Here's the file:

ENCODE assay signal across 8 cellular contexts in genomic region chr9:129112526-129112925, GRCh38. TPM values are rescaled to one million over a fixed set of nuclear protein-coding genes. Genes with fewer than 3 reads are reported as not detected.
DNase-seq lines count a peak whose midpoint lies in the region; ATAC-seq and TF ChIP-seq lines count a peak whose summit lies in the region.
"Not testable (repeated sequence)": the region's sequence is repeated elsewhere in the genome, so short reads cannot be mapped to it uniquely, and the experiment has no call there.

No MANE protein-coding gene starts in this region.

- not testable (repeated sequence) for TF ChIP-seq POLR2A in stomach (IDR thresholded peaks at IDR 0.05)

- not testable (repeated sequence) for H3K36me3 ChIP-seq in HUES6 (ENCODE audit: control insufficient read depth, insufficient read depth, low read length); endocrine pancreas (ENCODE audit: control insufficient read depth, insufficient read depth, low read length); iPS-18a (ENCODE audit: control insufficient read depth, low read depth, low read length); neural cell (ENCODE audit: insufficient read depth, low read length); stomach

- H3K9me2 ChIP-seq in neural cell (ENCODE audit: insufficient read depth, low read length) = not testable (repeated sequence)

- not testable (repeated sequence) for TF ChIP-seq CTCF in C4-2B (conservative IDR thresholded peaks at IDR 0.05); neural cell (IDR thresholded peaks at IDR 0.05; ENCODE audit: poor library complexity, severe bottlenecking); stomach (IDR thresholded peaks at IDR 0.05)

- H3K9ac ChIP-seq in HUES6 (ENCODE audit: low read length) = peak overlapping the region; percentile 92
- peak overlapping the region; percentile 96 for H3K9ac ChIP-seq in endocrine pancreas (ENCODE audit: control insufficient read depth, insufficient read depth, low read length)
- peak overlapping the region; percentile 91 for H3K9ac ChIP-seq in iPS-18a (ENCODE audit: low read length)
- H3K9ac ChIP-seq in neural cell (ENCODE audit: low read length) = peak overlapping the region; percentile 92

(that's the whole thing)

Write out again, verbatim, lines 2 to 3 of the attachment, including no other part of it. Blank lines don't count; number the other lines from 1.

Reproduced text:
DNase-seq lines count a peak whose midpoint lies in the region; ATAC-seq and TF ChIP-seq lines count a peak whose summit lies in the region.
"Not testable (repeated sequence)": the region's sequence is repeated elsewhere in the genome, so short reads cannot be mapped to it uniquely, and the experiment has no call there.